As we become increasingly aware of the impact we are having on our planet, many of us have begun to go back to the practice of growing our own food. Gardening without the use of chemical pesticides and fertilizers not only makes our food safer to eat but lowers pollutants in our soil and water. Here are a few recipes for homemade pesticides which are safe and economical to use as well as some other gardening tips.
Garlic will keep away a wide variety of harmful insects. Just mix together 1 quart water,1 garlic bulb crushed fine,1 medium sized onion, and 1 tablespoon Cayenne pepper. Let steep for one hour. Strain solution. Add 1 tablespoon liquid dish soap. Put in a spray container for use.
Spearmint, hot pepper, and horseradish are very effective at discouraging insects. Mix ½ cup of hot red peppers, ½ cup horseradish, ½ cup fresh spearmint leaves and ½ cup chopped onion. Cover with water then strain. Add another ½ gallon of water and 2 tablespoons of liquid dish soap. Put in a spray container for use.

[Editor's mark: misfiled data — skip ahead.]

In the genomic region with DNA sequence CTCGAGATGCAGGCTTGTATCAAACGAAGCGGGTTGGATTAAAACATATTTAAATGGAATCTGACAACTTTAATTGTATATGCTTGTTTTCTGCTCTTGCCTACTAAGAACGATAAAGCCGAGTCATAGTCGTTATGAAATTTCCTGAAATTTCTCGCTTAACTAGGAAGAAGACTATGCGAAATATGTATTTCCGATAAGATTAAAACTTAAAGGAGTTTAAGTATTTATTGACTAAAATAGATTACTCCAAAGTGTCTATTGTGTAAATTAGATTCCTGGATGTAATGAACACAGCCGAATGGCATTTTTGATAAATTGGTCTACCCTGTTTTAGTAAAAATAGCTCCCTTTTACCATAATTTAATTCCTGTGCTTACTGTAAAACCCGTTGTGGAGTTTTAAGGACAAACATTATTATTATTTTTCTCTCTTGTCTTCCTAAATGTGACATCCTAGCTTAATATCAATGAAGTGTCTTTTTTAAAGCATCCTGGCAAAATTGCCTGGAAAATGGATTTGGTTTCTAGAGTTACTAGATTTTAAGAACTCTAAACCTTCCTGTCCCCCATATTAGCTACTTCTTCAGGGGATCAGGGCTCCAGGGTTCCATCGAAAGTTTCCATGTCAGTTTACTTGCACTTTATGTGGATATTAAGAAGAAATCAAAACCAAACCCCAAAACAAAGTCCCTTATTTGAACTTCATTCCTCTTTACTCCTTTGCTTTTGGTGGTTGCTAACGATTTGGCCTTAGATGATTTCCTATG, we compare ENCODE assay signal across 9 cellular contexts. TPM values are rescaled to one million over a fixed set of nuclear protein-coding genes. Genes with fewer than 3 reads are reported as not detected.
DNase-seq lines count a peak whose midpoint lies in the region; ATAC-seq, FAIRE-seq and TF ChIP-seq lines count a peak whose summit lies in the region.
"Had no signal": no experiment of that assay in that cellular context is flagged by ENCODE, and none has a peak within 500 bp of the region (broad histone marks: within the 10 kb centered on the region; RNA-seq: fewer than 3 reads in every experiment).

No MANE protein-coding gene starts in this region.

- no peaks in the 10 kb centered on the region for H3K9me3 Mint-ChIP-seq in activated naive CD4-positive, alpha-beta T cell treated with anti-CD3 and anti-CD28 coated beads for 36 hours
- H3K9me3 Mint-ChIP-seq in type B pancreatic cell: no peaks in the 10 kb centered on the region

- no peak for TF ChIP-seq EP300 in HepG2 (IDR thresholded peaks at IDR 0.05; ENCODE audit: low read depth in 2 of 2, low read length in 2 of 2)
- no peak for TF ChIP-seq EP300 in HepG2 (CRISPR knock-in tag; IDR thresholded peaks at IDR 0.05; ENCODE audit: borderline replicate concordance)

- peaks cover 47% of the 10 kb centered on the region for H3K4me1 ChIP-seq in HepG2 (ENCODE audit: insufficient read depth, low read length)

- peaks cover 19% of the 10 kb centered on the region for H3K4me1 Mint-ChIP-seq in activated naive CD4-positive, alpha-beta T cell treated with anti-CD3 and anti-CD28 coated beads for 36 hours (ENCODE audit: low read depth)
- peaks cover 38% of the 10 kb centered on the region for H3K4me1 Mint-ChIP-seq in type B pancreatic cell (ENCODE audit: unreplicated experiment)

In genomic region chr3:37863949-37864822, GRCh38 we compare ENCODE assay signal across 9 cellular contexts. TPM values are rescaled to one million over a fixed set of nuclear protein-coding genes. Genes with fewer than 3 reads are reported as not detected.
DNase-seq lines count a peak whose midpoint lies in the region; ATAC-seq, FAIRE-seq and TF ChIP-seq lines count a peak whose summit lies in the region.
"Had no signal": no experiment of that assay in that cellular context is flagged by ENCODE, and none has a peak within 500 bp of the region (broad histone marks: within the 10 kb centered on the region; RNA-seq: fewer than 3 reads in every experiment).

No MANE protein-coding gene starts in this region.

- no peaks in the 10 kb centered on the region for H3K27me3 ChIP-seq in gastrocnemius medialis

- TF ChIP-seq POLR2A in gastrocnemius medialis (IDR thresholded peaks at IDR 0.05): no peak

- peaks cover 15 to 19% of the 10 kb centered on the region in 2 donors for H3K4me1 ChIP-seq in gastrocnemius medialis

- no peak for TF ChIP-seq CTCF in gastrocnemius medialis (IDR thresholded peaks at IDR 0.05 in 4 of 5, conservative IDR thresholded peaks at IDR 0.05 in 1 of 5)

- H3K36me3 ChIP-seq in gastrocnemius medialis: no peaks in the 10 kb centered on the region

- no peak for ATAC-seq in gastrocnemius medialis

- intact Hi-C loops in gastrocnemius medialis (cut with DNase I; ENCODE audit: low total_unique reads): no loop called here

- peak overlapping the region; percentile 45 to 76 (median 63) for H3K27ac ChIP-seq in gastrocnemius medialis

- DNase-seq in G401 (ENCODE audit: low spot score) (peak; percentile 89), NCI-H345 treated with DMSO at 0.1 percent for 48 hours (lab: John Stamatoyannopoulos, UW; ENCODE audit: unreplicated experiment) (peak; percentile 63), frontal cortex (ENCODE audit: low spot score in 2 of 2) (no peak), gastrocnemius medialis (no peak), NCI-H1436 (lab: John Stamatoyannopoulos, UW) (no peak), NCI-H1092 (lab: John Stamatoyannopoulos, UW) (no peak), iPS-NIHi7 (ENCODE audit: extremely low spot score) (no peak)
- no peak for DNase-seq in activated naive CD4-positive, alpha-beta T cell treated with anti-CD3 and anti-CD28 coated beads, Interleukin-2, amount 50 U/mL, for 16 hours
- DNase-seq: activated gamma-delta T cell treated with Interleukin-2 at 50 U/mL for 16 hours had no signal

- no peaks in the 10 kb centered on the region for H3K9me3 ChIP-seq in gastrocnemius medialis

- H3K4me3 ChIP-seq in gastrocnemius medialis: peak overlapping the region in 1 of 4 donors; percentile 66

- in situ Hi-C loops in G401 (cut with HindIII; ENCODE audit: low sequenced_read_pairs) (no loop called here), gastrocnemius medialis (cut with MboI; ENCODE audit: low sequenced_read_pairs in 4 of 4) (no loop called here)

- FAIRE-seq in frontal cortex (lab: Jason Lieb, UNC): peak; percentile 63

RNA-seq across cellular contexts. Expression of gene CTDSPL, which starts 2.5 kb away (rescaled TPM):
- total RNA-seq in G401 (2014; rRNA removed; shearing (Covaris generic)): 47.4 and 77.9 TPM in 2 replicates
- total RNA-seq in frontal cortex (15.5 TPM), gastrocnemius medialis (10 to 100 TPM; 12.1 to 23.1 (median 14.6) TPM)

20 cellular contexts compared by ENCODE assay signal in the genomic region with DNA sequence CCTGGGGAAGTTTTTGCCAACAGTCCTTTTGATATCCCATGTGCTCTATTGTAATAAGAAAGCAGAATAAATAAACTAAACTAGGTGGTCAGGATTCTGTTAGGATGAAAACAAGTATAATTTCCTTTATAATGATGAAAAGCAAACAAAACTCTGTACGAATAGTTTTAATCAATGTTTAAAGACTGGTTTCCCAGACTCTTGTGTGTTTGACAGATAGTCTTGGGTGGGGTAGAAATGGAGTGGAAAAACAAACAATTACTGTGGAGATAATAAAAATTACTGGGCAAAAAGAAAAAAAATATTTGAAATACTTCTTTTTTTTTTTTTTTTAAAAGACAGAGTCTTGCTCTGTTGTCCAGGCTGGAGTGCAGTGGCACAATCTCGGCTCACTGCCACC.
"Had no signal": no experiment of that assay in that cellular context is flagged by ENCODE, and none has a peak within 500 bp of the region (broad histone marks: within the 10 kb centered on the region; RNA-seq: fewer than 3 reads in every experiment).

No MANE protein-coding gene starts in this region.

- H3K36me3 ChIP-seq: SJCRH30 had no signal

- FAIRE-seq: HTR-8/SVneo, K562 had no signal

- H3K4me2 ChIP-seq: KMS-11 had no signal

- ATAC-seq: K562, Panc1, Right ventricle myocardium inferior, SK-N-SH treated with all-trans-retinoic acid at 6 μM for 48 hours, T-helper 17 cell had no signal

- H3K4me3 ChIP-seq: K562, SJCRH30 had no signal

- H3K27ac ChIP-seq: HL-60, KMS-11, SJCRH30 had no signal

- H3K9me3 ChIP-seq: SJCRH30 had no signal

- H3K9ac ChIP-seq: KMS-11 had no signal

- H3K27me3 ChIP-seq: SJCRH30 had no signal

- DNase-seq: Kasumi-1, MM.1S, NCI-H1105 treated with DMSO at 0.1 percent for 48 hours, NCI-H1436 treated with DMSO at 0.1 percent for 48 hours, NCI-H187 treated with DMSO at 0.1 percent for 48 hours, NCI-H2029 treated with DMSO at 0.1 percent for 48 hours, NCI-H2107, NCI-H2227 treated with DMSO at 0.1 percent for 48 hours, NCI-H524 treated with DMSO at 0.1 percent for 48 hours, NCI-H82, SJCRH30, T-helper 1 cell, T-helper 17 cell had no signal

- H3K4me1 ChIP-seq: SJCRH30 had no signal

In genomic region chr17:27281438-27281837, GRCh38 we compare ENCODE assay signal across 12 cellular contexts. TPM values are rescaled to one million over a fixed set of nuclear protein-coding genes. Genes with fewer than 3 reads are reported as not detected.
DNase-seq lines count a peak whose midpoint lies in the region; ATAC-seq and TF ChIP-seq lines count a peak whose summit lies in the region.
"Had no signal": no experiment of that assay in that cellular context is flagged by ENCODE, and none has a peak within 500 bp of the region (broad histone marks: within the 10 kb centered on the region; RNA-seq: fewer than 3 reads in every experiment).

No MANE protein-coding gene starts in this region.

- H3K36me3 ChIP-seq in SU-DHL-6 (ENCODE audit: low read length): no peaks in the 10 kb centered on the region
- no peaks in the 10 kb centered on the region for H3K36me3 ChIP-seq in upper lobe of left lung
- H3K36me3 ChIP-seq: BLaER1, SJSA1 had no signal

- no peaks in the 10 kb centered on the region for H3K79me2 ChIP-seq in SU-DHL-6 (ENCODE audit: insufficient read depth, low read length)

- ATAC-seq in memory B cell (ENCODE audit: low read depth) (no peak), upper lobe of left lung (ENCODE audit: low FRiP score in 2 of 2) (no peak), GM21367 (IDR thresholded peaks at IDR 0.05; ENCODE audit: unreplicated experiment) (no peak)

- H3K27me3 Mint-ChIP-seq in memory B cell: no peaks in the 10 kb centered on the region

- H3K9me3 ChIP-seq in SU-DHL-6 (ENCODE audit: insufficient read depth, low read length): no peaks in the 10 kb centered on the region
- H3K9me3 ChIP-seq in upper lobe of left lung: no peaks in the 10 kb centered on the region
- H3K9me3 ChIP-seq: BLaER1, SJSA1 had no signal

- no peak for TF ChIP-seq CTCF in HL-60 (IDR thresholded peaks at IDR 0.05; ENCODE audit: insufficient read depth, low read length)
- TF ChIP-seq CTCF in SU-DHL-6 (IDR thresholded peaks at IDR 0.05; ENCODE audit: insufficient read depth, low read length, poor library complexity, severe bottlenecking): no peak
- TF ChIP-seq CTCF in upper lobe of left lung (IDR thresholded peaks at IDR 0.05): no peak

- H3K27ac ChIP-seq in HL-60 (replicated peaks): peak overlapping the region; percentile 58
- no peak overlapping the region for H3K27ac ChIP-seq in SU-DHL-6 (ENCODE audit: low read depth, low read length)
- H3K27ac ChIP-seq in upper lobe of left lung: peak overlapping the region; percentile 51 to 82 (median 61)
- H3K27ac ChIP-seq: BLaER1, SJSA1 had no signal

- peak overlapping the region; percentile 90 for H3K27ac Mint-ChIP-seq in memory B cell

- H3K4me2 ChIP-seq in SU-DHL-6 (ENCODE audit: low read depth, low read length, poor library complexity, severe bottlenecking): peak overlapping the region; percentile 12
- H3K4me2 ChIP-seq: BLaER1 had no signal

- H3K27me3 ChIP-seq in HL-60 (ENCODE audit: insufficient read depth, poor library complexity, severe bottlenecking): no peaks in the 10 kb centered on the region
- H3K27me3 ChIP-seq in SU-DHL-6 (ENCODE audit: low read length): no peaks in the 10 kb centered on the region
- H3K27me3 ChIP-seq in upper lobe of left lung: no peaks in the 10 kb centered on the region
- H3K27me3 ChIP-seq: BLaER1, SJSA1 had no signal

Rid your garden of slugs, spider mites, and cabbage worms. Simply spray with a salt water solution of 2 tablespoons salt to 1 gallon of water.
Boric acid is a natural garden insecticide. It's usually sold for roach control. Sprinkle it in your garden to dissuade ants, fleas, grasshoppers, termites, and fleas. In addition you will find it effective on molds and fungus.
Garlic oil may be used to kill mosquitoes. Spray it anywhere standing water collects.
Spray milk diluted with water on cucumbers and zucchini to discourage powdery mildew.
Kill spider mites in the garden. Mix up a two percent solution of either coriander oil or anise with water and spray.
Use beneficial insects. Daddy long legs are harmless to your plants and will prey on leaf hoppers, aphids and mites.
Send gophers to find a new home. Put 2 or 3 garlic bulbs, a few hot chili peppers and some water in a blender. Mix well. Pour down the gopher hole. Now fill the hole with water from your garden hose.
Say no to expensive and harmful fertilizer. Make a compost pile of leaves, clippings, and food waste. Turn weekly with a spade. Use when it has a rich black color as a soil enrichment. If you wish you can also purchase compost at most garden centers.
Please note: This article was previously published on Yahoo! Voices by this author.